Photo courtesy of Preservation Hall on Facebook
Around the turn of the 20th century, several cultural influences converged in New Orleans to create jazz. At Congo Square, free people of color and enslaved African-Americans performed bamboulas, calindas and more. Throughout the city, Spanish and French people marched in parades with brass instruments. Intermingling Caribbean influences brought a Latin tinge to the whole melee. Honed to perfection in Storyville brothels, the uniquely New Orleanian music became known as jazz when a 1916 Times-Picayune article referenced “jas bands.”
The spelling has changed, but you can still hear traditional live jazz — as well as its more experimental offshoots — at venues throughout the Vieux Carré. Here are a few to check out.
Bombay Club (830 Conti St.)
When former owner Richard Fiske took the wheel at Bombay Club in the early 2000s, jazz was scarce in the Quarter (except for Preservation Hall). Fiske aimed to make Bombay Club a live jazz destination on par with nightclubs of the 1940s. He succeeded at his task, and although he has since passed on, his legacy continues in the nightly lineup of jazz luminaries. There’s no better place to savor music alongside new Louisiana cuisine and cocktails, all in a comfortably luxurious atmosphere.
Preservation Hall (726 St. Peter St.)
There’s no food or drink for sale or public restrooms at this no-frills, all-ages venue (you can bring your own drinks). What you will find, though, is a bastion of traditional New Orleans jazz that has branched out in recent years to embrace performances by artists ranging from Mos Def to Foo Fighters. Grab a go-cup and get ready to sweat it out — a concert at Pres Hall is truly a New Orleans bucket-list item.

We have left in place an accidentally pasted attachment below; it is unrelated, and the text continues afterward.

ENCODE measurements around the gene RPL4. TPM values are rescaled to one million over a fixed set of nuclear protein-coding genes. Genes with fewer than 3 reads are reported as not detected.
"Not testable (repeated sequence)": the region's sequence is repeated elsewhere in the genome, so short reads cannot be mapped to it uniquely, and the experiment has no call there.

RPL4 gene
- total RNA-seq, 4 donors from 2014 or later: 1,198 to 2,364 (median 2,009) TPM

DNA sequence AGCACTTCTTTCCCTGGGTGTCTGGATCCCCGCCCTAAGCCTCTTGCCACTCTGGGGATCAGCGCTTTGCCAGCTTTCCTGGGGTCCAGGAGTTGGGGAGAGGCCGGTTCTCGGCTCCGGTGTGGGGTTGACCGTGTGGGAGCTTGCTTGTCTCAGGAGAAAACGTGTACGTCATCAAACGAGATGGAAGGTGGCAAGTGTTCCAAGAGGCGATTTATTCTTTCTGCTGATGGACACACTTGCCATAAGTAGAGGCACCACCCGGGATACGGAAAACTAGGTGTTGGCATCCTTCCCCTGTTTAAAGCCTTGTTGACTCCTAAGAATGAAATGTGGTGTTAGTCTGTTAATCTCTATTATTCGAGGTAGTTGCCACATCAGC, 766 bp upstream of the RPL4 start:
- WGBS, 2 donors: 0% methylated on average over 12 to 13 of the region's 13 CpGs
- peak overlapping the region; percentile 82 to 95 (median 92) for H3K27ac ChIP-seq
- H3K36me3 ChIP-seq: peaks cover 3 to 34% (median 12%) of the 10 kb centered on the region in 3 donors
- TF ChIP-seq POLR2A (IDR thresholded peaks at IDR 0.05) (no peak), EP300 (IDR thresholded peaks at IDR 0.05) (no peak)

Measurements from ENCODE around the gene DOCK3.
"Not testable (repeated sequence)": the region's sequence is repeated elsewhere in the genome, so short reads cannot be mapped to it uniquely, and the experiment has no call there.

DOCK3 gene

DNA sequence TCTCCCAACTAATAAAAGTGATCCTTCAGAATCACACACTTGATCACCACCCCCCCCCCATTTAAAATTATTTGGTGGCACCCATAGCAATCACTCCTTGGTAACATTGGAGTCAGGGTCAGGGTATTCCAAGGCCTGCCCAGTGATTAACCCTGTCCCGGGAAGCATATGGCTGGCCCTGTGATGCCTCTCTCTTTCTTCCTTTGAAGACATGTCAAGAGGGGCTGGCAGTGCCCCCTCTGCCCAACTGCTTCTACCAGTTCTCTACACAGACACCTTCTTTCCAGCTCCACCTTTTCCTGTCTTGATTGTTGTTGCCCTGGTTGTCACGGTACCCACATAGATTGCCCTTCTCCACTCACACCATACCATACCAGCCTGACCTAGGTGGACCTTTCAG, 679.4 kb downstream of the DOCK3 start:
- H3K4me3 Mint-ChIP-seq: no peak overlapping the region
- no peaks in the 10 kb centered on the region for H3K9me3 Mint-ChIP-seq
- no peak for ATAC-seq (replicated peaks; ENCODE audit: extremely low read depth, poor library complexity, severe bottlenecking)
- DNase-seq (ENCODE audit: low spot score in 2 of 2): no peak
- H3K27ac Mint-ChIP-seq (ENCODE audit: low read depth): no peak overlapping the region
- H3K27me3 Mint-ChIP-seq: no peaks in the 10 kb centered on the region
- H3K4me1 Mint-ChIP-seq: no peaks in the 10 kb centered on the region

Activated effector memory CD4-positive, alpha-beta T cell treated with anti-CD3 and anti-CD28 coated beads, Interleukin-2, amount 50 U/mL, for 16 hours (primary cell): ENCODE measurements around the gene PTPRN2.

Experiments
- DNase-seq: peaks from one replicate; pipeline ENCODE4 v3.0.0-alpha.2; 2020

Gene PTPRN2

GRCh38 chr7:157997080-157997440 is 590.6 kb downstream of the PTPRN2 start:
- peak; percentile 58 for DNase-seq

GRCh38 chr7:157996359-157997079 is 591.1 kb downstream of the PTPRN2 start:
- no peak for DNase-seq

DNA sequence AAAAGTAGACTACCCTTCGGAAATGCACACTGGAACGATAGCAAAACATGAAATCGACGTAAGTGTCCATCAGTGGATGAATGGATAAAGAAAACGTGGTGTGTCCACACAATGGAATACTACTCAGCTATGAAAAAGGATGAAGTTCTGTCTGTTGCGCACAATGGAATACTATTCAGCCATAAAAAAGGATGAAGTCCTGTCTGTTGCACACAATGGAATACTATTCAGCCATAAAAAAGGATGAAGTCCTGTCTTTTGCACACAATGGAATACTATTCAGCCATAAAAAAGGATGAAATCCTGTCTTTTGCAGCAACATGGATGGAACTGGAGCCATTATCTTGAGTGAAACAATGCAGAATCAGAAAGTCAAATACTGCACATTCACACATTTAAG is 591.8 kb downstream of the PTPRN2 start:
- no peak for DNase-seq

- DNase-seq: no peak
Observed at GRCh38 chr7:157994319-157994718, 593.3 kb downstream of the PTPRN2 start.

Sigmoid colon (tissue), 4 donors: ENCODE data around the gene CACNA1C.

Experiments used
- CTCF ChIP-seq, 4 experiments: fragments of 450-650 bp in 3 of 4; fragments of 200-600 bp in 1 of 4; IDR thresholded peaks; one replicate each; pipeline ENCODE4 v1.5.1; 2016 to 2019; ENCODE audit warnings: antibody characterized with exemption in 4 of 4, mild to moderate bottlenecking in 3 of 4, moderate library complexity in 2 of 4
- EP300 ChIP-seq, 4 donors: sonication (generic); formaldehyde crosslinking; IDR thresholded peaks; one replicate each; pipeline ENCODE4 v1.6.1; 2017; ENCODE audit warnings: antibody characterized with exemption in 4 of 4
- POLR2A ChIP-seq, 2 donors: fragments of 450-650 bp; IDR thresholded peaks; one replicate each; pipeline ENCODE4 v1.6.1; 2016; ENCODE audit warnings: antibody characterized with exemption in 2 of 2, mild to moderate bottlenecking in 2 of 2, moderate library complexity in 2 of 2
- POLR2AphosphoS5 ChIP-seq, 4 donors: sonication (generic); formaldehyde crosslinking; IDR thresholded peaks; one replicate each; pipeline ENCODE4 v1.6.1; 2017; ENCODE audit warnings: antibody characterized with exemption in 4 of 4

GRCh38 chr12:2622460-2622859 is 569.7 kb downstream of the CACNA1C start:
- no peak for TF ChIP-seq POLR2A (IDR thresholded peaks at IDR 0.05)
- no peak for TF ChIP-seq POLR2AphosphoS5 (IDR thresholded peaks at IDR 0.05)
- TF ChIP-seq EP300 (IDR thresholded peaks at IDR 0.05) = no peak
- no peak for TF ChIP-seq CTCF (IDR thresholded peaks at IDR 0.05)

Fritzel’s European Jazz Club (733 Bourbon Street)
Fritzel’s is a great spot for live jazz, and it regularly dishes out plenty of old-school Dixieland. It’s calm and laid back in almost inverse proportion to much of the rest of Bourbon Street — a perfect stop if you’re feeling overwhelmed by all the crowds, or if you just want to listen to some good music.
The Spotted Cat (623 Frenchmen St.)
It’s raucous, it’s loud, it’s standing room only, and it’s one of the best places to throw down in New Orleans. This casual, petite Frenchmen Street venue has no cover (but there is a drink minimum, and the bar is cash-only). Traditional jazz, modern jazz, blues and funk — you’ll find it all at the Spotted Cat. If things get too hot and crowded, just step outside with your drink for a breather — chances are, you’ll find a brass band playing on the street.
Three Muses (536 Frenchmen St.)
Grab a seat at the bar or a tall bistro table, order Chef Daniel Esses’ tapas and one of the on-point house cocktails, and settle in for an intimate night of music. Curated by musician and Frenchmen Street fixture Sophie Lee, the nightly lineup includes Shotgun Jazz Band, Gal Holiday, Tom McDermott, and many others.